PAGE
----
As I walked around outside, I paused to admire a statue of the city’s famed and influential artist, Peter Paul Rubens. I was fortunate to see several of his large works inside the Church of Our Lade, however I wasn’t able to visit his tomb this trip, which is inside St-Jacobskerk.

The church, constructed in 1521, has interesting asymmetrical towers on one end, and I loved the statue of the people repairing the masonry near its front entrance.

There was a 6 euro fee to roam around inside but it was well worth it – I was handed a helpful self-guided tour map and appreciated that much of the art had small plaques nearby with details about the artist and time period.

Many visitors were there simply to see the four works by Rubens. I was also impressed by several other pieces pictured in my photos below: the Chapel of our Lady, the Corona (glass crown of thorns), The Man Who Bears the Cross (golden statue of a balancing act), the stained glass windows, and the central rotunda.

I also enjoyed some of the ceiling artwork, which is in the process of being uncovered and restored.

Grand Market Square (Grote Markt)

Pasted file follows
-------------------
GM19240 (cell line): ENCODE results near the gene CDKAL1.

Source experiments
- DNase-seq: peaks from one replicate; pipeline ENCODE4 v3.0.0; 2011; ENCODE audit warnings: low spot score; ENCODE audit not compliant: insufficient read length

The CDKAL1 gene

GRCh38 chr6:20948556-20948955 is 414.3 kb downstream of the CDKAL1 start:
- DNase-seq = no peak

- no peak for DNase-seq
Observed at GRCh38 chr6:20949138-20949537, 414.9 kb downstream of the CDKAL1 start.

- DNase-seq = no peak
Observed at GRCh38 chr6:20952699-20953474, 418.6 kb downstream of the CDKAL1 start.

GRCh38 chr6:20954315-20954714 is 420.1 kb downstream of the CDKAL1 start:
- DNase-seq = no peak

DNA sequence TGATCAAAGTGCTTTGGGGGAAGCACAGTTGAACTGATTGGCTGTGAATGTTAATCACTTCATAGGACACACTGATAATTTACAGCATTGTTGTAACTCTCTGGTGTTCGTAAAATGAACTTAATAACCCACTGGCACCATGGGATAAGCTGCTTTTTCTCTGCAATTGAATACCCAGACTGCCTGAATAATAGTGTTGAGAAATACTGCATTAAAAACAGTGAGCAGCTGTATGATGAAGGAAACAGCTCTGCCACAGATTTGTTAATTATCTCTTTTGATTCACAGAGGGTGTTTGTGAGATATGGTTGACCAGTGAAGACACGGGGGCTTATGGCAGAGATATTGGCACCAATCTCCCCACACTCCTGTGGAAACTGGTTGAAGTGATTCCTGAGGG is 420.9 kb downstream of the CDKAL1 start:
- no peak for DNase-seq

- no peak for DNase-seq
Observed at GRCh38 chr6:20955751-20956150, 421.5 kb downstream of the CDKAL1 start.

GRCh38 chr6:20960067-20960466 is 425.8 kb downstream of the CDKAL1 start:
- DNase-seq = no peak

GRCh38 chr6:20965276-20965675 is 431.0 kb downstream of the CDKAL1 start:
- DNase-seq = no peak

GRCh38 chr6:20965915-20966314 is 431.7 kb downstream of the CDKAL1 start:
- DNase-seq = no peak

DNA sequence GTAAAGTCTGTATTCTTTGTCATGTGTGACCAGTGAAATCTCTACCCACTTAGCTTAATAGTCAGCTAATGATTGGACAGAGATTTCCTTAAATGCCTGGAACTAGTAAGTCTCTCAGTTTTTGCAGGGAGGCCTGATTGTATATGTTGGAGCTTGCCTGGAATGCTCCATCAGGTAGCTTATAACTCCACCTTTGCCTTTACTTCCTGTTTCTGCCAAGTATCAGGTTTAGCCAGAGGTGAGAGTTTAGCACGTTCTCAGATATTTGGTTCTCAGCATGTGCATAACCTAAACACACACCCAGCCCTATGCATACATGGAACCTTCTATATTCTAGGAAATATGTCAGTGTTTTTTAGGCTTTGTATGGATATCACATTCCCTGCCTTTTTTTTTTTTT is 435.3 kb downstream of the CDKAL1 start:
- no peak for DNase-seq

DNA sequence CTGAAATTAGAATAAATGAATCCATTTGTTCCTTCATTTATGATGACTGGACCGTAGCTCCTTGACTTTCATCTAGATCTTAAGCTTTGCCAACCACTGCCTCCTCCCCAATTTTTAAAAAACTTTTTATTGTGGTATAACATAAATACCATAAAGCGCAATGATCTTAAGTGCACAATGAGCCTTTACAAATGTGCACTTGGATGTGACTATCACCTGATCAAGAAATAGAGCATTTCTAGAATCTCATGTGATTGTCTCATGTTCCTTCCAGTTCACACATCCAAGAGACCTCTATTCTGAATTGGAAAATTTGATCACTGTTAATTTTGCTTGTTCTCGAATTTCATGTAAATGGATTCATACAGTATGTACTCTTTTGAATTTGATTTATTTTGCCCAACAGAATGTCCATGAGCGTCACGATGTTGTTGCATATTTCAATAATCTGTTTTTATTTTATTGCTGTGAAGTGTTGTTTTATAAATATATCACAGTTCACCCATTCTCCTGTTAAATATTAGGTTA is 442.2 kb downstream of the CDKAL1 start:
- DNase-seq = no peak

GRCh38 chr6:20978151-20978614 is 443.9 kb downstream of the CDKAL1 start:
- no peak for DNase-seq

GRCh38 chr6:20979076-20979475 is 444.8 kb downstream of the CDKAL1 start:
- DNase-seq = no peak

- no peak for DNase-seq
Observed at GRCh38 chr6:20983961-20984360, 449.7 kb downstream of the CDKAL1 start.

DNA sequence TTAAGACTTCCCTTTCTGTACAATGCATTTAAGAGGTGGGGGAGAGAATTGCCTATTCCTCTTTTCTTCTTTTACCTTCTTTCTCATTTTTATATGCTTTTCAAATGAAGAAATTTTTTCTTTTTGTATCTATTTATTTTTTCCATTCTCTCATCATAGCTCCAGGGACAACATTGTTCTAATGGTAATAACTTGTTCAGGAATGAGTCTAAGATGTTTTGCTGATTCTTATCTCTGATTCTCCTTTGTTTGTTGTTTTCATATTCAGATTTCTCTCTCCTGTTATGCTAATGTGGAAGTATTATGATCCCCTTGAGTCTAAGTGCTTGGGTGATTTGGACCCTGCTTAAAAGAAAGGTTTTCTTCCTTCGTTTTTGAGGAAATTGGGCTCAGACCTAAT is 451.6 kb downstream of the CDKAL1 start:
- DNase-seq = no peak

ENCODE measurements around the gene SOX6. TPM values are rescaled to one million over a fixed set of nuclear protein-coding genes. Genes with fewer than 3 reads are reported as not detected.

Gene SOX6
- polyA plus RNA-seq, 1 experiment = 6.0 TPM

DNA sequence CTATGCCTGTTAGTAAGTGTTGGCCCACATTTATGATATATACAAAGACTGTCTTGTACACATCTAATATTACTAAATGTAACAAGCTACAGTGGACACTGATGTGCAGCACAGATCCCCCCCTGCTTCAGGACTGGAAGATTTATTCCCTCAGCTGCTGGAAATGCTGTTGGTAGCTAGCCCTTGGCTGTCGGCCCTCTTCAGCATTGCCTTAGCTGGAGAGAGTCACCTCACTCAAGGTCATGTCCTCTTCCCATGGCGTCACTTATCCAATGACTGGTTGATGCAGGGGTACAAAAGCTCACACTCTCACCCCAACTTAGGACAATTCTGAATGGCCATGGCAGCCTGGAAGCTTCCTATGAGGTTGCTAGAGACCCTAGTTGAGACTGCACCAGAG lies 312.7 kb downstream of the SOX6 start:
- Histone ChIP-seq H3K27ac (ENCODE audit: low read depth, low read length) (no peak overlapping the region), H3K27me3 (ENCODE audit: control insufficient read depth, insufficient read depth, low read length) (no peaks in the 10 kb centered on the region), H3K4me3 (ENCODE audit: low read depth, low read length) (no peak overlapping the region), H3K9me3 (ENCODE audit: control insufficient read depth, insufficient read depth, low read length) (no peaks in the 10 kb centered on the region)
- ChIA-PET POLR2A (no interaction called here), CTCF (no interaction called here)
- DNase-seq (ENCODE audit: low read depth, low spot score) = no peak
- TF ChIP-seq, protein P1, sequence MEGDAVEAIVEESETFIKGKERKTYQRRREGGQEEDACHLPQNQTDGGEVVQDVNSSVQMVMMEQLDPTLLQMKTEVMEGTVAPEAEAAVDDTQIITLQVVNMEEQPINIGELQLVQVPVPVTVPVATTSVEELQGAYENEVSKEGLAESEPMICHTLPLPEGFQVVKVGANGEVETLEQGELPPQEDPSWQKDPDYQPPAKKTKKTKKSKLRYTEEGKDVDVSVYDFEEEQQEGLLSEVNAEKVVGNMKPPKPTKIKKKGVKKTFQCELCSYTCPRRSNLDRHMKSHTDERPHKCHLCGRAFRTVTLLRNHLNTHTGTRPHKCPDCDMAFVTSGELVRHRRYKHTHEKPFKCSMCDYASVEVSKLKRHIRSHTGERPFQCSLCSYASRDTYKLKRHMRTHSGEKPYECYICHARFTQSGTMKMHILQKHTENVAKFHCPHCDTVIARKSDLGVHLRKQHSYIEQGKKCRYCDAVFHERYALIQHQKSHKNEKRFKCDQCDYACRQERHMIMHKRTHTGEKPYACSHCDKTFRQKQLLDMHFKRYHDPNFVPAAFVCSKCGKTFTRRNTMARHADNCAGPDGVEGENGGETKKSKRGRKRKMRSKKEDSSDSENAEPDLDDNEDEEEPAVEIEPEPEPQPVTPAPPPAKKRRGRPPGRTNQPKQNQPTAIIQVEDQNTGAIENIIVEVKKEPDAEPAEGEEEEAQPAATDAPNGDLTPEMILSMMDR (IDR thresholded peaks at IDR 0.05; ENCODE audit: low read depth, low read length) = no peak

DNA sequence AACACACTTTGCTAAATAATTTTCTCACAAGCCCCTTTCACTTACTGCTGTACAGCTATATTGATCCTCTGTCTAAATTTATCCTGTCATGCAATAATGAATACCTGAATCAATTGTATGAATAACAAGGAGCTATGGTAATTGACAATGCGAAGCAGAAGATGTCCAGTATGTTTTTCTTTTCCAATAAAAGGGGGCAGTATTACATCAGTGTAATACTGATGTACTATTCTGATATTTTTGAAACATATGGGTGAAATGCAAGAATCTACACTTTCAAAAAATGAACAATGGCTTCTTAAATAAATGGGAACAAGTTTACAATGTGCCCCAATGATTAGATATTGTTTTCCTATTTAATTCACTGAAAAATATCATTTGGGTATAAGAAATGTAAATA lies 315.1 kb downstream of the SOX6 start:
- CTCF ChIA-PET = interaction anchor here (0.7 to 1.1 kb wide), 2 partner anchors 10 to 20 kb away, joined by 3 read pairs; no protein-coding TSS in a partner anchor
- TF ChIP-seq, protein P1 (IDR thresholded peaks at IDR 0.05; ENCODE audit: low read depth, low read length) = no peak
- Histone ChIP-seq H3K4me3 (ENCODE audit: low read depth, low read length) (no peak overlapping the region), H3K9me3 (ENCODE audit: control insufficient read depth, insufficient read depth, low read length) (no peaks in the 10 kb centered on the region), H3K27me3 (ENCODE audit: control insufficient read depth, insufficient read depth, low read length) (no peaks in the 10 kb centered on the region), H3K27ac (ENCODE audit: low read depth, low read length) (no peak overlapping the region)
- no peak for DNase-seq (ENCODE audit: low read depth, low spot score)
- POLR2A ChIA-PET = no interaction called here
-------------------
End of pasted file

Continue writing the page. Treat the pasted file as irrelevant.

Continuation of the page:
It was a short stroll among shops and restaurants to the Grote Markt where groups were beginning to gather to admire the city hall and guild halls surrounding the square.

The impressive city hall was build in the 1560s and has a statue out front featuring Silvius Brabo, who is the official symbol of the city and claimed founder of Antwerp. He is shown throwing away the hand of a giant who threatened the city.

Are you familiar with the legend of Brabo and Antigoon? The frightful giant Antigoon lived in Het Steen, requesting a toll from any skipper who sailed down the Scheldt river. When a skipper couldn’t or wouldn’t pay, the giant would cut off his right hand and cast it into the river. That is, until the brave Roman soldier Brabo confronted him one day, defeating the giant, cutting off his hand and throwing it into the Scheldt.

The guild halls along the square are mostly replicas based on original paintings – only a few are original. Each one has a statue at its top demonstrating which guild is represented by that house.

As I walked around the square I caught site of the ferris wheel along the water. Some school children had just climbed aboard and you could hear their shrieks from all around!